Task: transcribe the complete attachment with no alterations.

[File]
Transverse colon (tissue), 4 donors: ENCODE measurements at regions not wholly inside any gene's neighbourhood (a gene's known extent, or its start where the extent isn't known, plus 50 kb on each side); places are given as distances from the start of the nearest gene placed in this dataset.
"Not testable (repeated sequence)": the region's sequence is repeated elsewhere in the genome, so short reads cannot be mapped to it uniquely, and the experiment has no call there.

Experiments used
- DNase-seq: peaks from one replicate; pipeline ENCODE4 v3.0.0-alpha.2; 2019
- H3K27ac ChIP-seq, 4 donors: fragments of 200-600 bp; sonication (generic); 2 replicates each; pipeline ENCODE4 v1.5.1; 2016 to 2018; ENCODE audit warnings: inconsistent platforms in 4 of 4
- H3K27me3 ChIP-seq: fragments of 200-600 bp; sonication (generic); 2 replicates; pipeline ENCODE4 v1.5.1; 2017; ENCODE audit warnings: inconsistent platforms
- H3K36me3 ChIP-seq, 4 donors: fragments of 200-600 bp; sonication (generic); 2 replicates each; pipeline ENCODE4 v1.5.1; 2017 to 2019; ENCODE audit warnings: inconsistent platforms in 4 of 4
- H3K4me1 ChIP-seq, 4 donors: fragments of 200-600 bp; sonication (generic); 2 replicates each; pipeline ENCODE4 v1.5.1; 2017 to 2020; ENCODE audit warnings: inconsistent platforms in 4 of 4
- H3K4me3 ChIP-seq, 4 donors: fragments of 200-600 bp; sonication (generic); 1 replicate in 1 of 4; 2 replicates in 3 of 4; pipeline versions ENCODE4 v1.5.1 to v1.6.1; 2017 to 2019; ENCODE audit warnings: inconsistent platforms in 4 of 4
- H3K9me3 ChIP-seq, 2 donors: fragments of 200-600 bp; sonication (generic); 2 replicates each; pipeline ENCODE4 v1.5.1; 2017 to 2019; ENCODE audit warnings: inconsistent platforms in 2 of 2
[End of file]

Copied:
Transverse colon (tissue), 4 donors: ENCODE measurements at regions not wholly inside any gene's neighbourhood (a gene's known extent, or its start where the extent isn't known, plus 50 kb on each side); places are given as distances from the start of the nearest gene placed in this dataset.
"Not testable (repeated sequence)": the region's sequence is repeated elsewhere in the genome, so short reads cannot be mapped to it uniquely, and the experiment has no call there.

Experiments used
- DNase-seq: peaks from one replicate; pipeline ENCODE4 v3.0.0-alpha.2; 2019
- H3K27ac ChIP-seq, 4 donors: fragments of 200-600 bp; sonication (generic); 2 replicates each; pipeline ENCODE4 v1.5.1; 2016 to 2018; ENCODE audit warnings: inconsistent platforms in 4 of 4
- H3K27me3 ChIP-seq: fragments of 200-600 bp; sonication (generic); 2 replicates; pipeline ENCODE4 v1.5.1; 2017; ENCODE audit warnings: inconsistent platforms
- H3K36me3 ChIP-seq, 4 donors: fragments of 200-600 bp; sonication (generic); 2 replicates each; pipeline ENCODE4 v1.5.1; 2017 to 2019; ENCODE audit warnings: inconsistent platforms in 4 of 4
- H3K4me1 ChIP-seq, 4 donors: fragments of 200-600 bp; sonication (generic); 2 replicates each; pipeline ENCODE4 v1.5.1; 2017 to 2020; ENCODE audit warnings: inconsistent platforms in 4 of 4
- H3K4me3 ChIP-seq, 4 donors: fragments of 200-600 bp; sonication (generic); 1 replicate in 1 of 4; 2 replicates in 3 of 4; pipeline versions ENCODE4 v1.5.1 to v1.6.1; 2017 to 2019; ENCODE audit warnings: inconsistent platforms in 4 of 4
- H3K9me3 ChIP-seq, 2 donors: fragments of 200-600 bp; sonication (generic); 2 replicates each; pipeline ENCODE4 v1.5.1; 2017 to 2019; ENCODE audit warnings: inconsistent platforms in 2 of 2